When I speak with golfers, boards and green committees at courses that are considering a renovation, I always try politely to emphasize that whatever opinions they might have, they really have little or no idea about how the golf course actually works. I illustrate this by explaining the deep infrastructure it takes to give proper form to the golf course surface. Then comes the reminder that they need to respect the expertise of those who really know what’s out there – especially the superintendent.
Much of what it takes to make the course play well, I explain, is hidden under the surface and thus is unknown to the casual observer – including the overwhelming majority of golfers and most volunteer decision-makers at clubs. My job at that point is both to educate and to create space for professionals to help the course managers make informed choices. There’s a lot to be said for humility in the process. Learning about what one does not know is a very enlightening experience.
Golfers judge the course from its surface manifestations: the color of the turfgrass, the quality of cut, how smoothly putts roll on the greens and the uniformity of bunker sand. As for the deep infrastructure of networked mechanisms that make that surface possible, it’s enough simply to start listing them and eyes begin to glaze over. Irrigation pipe, electrical wiring, drainage channels, root structure, water quality, soil type and porosity characteristics, nutrient levels, fertility rates and moisture content all play a key role in course conditions. Most golfers know almost nothing about these things. Why should they? There are experts there to help.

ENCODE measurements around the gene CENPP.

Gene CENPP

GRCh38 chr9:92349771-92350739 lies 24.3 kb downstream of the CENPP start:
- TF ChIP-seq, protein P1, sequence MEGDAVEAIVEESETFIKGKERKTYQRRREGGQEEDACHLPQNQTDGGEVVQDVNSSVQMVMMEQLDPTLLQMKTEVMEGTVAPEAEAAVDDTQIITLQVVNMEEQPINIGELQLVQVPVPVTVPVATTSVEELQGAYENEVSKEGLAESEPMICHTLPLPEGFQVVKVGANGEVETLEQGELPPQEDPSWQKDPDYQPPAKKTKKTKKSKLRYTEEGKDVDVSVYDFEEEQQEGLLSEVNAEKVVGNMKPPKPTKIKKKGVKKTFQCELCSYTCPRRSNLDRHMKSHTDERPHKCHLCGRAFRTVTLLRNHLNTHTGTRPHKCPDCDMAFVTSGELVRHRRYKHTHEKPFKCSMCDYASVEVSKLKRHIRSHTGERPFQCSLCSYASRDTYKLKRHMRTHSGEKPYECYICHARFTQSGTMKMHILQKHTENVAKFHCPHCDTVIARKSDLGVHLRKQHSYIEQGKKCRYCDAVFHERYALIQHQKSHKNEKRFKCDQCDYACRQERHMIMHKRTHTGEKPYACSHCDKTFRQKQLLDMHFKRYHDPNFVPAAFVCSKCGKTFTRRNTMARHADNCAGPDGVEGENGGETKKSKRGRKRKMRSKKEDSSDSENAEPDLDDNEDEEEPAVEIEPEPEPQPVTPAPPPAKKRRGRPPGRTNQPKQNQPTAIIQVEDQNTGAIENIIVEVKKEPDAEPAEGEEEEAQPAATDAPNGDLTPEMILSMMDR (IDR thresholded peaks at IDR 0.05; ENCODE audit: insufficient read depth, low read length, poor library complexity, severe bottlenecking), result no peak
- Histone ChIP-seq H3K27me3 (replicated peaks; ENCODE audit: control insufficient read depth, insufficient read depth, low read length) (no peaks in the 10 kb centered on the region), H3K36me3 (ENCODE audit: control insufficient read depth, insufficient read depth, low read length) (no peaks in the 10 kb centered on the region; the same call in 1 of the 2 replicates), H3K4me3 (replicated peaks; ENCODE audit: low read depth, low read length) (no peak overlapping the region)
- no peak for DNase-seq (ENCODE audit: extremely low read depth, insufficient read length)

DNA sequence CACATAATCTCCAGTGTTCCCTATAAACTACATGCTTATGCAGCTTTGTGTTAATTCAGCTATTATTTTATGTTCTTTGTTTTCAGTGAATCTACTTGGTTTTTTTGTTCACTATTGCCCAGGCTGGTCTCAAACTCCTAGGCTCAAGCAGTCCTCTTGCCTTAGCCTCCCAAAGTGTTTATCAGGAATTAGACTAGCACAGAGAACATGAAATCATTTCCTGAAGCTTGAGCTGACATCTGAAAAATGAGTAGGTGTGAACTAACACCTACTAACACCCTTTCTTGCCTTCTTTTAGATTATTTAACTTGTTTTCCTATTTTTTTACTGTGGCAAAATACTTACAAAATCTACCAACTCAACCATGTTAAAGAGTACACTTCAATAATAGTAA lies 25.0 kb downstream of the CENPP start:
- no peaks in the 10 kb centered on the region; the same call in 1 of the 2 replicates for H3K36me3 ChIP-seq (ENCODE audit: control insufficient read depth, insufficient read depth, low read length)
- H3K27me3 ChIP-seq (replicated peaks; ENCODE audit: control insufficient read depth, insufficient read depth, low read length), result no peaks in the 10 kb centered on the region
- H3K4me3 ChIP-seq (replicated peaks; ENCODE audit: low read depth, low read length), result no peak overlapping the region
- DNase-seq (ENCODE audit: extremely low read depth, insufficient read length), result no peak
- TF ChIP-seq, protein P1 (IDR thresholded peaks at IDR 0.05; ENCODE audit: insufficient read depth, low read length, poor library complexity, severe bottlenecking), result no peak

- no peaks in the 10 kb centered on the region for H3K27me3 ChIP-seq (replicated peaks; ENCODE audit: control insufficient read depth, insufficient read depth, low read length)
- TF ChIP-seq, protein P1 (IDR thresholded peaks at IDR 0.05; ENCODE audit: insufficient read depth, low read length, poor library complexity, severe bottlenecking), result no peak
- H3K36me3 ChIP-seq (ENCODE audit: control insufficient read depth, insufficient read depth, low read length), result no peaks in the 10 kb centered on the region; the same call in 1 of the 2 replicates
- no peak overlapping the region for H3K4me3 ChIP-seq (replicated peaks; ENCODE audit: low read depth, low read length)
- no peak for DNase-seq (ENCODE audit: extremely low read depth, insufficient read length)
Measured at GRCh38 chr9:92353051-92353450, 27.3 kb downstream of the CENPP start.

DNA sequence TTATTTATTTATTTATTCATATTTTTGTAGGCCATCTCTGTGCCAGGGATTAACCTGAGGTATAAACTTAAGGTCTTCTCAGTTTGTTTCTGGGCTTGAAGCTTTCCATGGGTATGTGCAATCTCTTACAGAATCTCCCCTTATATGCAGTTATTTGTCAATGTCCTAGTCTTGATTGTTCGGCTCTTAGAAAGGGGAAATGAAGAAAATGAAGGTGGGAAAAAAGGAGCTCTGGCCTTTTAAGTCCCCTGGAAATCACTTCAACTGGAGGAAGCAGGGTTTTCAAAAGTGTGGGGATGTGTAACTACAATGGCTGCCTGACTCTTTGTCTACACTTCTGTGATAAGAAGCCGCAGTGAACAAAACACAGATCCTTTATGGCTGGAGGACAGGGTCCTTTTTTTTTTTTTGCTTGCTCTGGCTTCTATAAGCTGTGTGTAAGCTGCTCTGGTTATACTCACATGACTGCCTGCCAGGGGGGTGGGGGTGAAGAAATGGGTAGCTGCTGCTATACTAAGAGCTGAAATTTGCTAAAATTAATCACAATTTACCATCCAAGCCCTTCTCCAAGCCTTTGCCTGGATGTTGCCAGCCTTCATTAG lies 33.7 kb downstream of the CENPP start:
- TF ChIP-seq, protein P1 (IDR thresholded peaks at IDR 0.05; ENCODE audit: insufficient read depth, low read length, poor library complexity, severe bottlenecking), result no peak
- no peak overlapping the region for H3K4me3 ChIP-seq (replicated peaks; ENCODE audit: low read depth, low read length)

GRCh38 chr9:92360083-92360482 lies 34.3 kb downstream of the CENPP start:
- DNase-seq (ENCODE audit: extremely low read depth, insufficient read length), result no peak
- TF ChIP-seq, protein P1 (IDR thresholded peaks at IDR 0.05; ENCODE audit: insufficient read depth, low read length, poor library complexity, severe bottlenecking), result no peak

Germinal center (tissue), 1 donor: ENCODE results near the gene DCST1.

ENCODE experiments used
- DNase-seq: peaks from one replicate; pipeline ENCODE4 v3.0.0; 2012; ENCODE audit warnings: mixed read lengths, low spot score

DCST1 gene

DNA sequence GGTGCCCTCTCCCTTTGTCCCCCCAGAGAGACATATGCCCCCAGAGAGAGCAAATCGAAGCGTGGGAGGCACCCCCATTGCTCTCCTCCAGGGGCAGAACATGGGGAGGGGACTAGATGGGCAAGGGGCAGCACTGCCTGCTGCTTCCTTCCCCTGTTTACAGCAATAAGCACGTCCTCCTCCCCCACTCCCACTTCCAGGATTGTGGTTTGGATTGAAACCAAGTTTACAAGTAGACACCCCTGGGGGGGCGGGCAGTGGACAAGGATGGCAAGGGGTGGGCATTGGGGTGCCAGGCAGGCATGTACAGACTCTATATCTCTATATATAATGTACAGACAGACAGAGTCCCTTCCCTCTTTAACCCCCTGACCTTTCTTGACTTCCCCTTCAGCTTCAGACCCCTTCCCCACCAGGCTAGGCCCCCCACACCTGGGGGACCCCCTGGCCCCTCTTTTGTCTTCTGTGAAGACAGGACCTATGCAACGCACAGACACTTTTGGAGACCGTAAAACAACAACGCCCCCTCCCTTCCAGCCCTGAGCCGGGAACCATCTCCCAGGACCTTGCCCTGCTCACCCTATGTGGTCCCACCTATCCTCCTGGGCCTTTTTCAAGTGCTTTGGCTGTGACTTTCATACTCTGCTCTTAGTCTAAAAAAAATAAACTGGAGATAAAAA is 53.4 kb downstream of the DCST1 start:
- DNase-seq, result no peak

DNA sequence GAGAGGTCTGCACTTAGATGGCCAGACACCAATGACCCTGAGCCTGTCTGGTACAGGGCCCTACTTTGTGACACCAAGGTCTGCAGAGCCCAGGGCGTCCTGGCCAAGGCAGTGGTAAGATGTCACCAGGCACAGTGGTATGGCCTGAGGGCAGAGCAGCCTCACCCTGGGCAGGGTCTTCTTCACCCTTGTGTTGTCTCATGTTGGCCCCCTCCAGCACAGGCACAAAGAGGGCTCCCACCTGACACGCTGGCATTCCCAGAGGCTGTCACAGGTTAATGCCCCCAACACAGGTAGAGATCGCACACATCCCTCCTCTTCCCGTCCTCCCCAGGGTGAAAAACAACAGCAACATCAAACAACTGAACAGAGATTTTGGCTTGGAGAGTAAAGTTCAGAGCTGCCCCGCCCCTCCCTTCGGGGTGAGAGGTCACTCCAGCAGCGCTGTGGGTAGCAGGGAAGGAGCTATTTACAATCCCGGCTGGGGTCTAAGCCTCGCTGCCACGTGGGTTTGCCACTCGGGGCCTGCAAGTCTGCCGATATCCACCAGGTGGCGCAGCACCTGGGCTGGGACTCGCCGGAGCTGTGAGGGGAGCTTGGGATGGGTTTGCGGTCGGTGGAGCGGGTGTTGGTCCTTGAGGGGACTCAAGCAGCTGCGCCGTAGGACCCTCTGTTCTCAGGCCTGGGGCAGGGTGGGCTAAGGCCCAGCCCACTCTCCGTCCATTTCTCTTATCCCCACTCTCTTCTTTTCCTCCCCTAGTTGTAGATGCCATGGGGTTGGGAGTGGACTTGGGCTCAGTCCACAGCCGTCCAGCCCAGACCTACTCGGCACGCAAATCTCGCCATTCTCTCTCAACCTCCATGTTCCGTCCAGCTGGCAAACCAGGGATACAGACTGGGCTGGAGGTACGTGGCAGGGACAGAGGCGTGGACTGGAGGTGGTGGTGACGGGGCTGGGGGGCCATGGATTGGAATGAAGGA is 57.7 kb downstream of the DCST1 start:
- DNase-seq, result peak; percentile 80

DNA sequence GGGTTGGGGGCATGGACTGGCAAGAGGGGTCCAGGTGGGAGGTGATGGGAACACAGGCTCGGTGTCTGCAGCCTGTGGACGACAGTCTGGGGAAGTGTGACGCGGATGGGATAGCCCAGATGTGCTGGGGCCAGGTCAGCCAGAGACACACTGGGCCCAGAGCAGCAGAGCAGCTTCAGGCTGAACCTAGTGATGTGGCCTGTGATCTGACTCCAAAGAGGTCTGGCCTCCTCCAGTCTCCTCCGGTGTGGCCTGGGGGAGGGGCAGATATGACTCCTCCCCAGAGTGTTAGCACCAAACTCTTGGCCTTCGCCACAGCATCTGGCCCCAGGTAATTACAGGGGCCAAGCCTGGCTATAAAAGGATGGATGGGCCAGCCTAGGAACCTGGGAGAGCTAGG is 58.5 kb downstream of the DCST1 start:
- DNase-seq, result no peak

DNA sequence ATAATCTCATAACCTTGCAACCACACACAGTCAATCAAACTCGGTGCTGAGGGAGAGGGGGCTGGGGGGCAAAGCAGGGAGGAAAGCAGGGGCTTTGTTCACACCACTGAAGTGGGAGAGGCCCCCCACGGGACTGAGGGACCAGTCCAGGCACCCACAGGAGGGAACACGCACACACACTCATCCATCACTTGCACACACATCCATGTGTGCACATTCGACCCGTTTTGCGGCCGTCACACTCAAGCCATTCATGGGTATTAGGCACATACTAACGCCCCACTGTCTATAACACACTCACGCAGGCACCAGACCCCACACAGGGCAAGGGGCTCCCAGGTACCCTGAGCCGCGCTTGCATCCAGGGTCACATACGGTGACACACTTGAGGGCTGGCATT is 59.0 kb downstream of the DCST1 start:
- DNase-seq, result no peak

It’s good to remind oneself that the density of networked components in a golf course parallels that of the human body. In that sense, superintendents are akin to skilled internists while most golfers are more like hypochondriacs.